It’s difficult to explain how to approach not thinking while writing, but I think of that mode as not thinking (or, sometimes, as being receptive). It’s how I try to get things down on the page in the early drafts. I try to lose myself in the writing and it’s a kind of accidental mode, a way to let there be surprising accidents and jumps between sentences and paragraphs. Anything can be a trigger for the next sentence or paragraph or scene. In Big Ray, it could be a word like fat or sleep or dad. Or it could be that vowel sound in fat and dad. Or it could be a topic like ways to die or gambling or eating. That’s how the associative structure makes up the narrative of Big Ray. It moves from thought to thought in ways that I couldn’t plan with an outline. It’s chronological at times, thematic other times, and somewhat random in places. The more I tried to tap into this non-thinking mode, the more material seemed to just come to me. At times, I felt possessed by the voice, as if I were just typing. It was a kind of rush. There were many nights when I was simply typing just as fast as I could.
In Us, there’s a character who shares your name. And in Big Ray, the narrator is very explicitly a writer. At one point in the novel, he says “I wish I was making this up.” I think some readers will naturally wonder how much of the book might be autobiographical – and this tension certainly adds an extra charge to the material. Why did you decide to make the narrator a writer? And were you looking to generate this sort of tension by doing that?
When I started writing Big Ray, it was going to be a memoir. I wrote everything exactly as I remembered it and I wrote everything as true as I could. But I eventually made Big Ray a novel—in part because it seemed too messy as a memoir and also because I wanted more control over how it was told, a fiction writer’s prerogative. So this novel is a retelling of my life (and my father’s life) as a way to reclaim a part of my life. The character Big Ray is still mostly my father and the narrator is mostly me and my father did most of the things described in the book. That is, most of the novel is still based on real events, in particular the father’s abuse and his obesity, as well as the all the events surrounding his death. Also, I decided to keep the main character as a writer because it seemed more authentic in terms of the telling. And I kept many of the devices of the memoir, so the novel still reads like nonfiction, because I like the tension that creates—the double narrative that puts in play.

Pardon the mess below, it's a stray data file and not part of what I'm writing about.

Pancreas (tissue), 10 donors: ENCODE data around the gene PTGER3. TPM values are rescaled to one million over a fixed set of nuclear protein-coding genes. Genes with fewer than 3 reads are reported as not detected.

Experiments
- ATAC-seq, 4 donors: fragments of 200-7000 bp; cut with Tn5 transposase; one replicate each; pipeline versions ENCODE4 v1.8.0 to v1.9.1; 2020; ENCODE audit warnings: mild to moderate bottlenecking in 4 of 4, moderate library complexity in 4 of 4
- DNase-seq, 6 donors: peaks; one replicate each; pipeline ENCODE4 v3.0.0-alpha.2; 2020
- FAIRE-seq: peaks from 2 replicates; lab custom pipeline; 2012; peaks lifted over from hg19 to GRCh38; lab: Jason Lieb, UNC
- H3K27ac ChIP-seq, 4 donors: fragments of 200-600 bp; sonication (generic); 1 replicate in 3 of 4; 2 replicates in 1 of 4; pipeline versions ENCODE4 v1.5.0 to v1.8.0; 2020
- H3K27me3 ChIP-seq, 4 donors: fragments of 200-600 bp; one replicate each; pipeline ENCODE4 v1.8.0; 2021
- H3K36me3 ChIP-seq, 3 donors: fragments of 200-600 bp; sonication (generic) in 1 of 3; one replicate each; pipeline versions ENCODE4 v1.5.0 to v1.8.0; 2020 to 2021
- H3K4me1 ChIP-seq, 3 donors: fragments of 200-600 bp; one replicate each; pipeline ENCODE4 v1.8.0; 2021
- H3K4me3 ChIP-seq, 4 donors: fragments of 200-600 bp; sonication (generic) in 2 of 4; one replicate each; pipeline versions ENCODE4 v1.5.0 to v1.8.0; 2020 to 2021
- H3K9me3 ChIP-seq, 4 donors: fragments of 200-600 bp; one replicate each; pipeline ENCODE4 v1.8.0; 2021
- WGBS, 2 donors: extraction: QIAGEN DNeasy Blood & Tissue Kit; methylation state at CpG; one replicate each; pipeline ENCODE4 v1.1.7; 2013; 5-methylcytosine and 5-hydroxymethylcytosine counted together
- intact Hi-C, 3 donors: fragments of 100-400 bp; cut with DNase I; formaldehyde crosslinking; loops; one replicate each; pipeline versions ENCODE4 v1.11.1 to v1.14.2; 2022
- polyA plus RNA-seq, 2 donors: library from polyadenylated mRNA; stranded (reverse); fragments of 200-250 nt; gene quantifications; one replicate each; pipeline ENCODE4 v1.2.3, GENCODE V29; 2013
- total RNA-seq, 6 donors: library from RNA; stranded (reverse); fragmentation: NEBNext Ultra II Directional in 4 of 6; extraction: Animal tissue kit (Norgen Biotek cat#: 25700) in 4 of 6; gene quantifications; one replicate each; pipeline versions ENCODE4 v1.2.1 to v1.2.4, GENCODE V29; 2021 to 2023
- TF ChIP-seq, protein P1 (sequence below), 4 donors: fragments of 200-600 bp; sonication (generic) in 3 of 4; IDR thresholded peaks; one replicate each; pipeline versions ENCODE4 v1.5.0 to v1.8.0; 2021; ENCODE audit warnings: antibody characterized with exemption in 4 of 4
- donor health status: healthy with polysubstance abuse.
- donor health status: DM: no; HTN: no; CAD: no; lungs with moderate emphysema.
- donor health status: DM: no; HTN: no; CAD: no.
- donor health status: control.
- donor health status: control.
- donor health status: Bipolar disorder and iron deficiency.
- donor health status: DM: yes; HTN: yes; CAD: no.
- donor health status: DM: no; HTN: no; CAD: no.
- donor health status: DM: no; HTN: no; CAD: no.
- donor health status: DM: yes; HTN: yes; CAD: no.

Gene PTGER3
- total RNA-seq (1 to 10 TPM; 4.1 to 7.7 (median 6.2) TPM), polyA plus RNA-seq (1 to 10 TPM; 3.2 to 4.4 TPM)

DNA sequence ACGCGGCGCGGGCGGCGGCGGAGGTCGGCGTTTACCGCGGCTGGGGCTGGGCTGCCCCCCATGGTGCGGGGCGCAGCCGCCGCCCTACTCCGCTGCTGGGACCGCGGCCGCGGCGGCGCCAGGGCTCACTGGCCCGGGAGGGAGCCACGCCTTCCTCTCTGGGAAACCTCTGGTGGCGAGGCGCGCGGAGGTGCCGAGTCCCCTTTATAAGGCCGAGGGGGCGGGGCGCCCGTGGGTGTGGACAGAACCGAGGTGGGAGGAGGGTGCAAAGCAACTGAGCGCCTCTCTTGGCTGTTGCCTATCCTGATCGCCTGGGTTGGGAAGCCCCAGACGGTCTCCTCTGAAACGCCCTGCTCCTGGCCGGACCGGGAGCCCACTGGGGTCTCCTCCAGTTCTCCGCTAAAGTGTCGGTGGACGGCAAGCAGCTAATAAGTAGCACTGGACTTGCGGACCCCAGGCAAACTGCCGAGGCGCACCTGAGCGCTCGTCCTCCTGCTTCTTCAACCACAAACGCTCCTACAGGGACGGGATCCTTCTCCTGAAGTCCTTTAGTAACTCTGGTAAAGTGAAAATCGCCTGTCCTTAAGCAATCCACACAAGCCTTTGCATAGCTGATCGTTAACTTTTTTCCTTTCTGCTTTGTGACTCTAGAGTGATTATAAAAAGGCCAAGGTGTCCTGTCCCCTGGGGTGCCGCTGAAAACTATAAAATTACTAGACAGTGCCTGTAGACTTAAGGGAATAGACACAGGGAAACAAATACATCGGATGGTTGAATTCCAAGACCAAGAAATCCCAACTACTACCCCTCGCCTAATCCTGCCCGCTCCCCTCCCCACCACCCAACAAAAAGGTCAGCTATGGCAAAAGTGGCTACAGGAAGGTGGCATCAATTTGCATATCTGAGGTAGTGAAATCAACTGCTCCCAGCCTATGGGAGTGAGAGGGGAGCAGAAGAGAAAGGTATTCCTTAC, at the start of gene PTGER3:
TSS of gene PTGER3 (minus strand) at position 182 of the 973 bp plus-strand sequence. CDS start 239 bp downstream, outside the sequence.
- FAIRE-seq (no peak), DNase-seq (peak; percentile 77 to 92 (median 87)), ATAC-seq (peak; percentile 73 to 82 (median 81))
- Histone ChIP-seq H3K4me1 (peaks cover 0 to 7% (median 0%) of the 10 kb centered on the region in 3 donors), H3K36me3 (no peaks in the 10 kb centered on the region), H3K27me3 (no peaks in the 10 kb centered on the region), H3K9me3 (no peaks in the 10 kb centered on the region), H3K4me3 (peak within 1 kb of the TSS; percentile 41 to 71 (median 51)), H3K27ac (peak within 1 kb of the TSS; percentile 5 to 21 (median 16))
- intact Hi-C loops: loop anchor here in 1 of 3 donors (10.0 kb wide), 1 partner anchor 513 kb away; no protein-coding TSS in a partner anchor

I’m sorry for you that so much of the book is based on real events, though I’m impressed by your mastery over such potentially overwhelming material. Many writers tend to mine these sort of potent autobiographical situations for their first book, but you’ve waited a while to tackle it. In Big Ray, the father has always wanted the narrator to write about him but it’s only after his death that he’s able to do so. Was your father’s death the primary catalyst for writing this? Had you been feeling that you needed to write a number of other novels before you had the tools to do this story justice?
My father died in 2005 and for a couple of weeks after that I wrote in a red notebook about what I was feeling and thinking. Then I put the notebook away and kind of forgot about it. I found the notebook again years later when I was putting away some papers in a box and was sort of stunned by what I had written there. But I think it needed to happen that way. It took me years to be ready to face my father in this way – and part of that may have been the time it took to become a fiction writer who could manage this kind of material. I could not have written this book in this way in 2005. I was not ready emotionally or aesthetically. I needed five or six years to prepare myself.
I know some writers find the process of addressing personal traumas to be liberating. While there are others like Harry Crews who said writing Childhood: The Biography of a Place almost killed him and “nothing was purged.” What was your own experience by the end of writing Big Ray?
Big Ray was written in an intense rush, three months start to finish. I was emotionally exhausted by the end of it, but also changed. I was a different person – lighter, happier, released. I found a way to reconcile the love and the hate I had for my father and that gave me myself back.